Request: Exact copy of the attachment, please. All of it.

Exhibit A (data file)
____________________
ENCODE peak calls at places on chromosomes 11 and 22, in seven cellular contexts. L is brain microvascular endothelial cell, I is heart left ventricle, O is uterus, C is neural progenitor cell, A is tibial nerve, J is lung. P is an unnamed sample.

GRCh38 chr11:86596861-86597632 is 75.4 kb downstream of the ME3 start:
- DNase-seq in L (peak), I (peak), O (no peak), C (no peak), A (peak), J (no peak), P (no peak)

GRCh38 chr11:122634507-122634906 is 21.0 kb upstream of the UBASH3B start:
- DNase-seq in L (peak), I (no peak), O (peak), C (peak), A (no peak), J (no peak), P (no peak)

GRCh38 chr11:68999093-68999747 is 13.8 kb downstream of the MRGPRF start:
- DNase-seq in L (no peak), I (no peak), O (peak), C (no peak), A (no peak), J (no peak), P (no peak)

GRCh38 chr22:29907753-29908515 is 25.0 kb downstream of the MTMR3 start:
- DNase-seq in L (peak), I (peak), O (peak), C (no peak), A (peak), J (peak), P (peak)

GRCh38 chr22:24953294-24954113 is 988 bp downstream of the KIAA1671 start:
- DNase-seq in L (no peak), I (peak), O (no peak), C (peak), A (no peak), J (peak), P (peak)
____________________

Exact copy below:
ENCODE peak calls at places on chromosomes 11 and 22, in seven cellular contexts. L is brain microvascular endothelial cell, I is heart left ventricle, O is uterus, C is neural progenitor cell, A is tibial nerve, J is lung. P is an unnamed sample.

GRCh38 chr11:86596861-86597632 is 75.4 kb downstream of the ME3 start:
- DNase-seq in L (peak), I (peak), O (no peak), C (no peak), A (peak), J (no peak), P (no peak)

GRCh38 chr11:122634507-122634906 is 21.0 kb upstream of the UBASH3B start:
- DNase-seq in L (peak), I (no peak), O (peak), C (peak), A (no peak), J (no peak), P (no peak)

GRCh38 chr11:68999093-68999747 is 13.8 kb downstream of the MRGPRF start:
- DNase-seq in L (no peak), I (no peak), O (peak), C (no peak), A (no peak), J (no peak), P (no peak)

GRCh38 chr22:29907753-29908515 is 25.0 kb downstream of the MTMR3 start:
- DNase-seq in L (peak), I (peak), O (peak), C (no peak), A (peak), J (peak), P (peak)

GRCh38 chr22:24953294-24954113 is 988 bp downstream of the KIAA1671 start:
- DNase-seq in L (no peak), I (peak), O (no peak), C (peak), A (no peak), J (peak), P (peak)